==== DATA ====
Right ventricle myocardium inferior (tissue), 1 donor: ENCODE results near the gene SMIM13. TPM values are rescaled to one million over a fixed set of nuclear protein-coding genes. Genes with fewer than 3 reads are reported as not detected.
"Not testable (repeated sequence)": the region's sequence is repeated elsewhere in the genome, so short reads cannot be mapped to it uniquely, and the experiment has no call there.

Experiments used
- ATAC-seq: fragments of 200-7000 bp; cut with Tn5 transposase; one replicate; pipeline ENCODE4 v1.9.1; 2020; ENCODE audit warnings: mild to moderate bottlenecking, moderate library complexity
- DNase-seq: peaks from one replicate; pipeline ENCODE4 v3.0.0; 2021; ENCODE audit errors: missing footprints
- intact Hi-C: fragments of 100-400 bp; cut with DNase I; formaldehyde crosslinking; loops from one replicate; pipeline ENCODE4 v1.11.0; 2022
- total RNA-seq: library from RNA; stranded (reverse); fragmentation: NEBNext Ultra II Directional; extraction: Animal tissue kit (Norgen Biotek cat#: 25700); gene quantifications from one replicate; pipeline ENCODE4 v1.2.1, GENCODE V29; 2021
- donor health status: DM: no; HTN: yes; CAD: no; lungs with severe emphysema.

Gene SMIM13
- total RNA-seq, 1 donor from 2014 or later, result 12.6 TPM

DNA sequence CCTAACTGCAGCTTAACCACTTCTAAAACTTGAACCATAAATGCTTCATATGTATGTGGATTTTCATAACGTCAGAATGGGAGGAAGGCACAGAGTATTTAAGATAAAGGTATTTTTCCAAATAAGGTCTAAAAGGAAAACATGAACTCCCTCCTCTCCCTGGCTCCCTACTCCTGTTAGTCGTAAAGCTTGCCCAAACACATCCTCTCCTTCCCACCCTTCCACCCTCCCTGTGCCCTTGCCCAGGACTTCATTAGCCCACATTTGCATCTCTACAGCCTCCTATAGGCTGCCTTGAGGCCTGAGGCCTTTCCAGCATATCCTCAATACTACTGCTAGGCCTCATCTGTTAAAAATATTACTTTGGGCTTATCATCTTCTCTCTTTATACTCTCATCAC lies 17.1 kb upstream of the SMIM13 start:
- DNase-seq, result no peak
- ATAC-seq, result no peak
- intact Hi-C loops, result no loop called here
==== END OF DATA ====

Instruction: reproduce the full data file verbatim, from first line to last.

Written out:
Right ventricle myocardium inferior (tissue), 1 donor: ENCODE results near the gene SMIM13. TPM values are rescaled to one million over a fixed set of nuclear protein-coding genes. Genes with fewer than 3 reads are reported as not detected.
"Not testable (repeated sequence)": the region's sequence is repeated elsewhere in the genome, so short reads cannot be mapped to it uniquely, and the experiment has no call there.

Experiments used
- ATAC-seq: fragments of 200-7000 bp; cut with Tn5 transposase; one replicate; pipeline ENCODE4 v1.9.1; 2020; ENCODE audit warnings: mild to moderate bottlenecking, moderate library complexity
- DNase-seq: peaks from one replicate; pipeline ENCODE4 v3.0.0; 2021; ENCODE audit errors: missing footprints
- intact Hi-C: fragments of 100-400 bp; cut with DNase I; formaldehyde crosslinking; loops from one replicate; pipeline ENCODE4 v1.11.0; 2022
- total RNA-seq: library from RNA; stranded (reverse); fragmentation: NEBNext Ultra II Directional; extraction: Animal tissue kit (Norgen Biotek cat#: 25700); gene quantifications from one replicate; pipeline ENCODE4 v1.2.1, GENCODE V29; 2021
- donor health status: DM: no; HTN: yes; CAD: no; lungs with severe emphysema.

Gene SMIM13
- total RNA-seq, 1 donor from 2014 or later, result 12.6 TPM

DNA sequence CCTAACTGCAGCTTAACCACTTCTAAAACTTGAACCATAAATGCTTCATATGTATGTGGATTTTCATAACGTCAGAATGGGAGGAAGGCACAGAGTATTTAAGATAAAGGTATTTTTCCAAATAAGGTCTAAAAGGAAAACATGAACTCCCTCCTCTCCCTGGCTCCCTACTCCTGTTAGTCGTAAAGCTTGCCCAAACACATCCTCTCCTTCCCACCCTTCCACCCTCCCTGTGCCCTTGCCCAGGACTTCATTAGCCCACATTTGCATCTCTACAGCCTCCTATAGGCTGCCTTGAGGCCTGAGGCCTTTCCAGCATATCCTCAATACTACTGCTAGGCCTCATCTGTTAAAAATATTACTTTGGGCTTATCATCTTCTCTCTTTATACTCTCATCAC lies 17.1 kb upstream of the SMIM13 start:
- DNase-seq, result no peak
- ATAC-seq, result no peak
- intact Hi-C loops, result no loop called here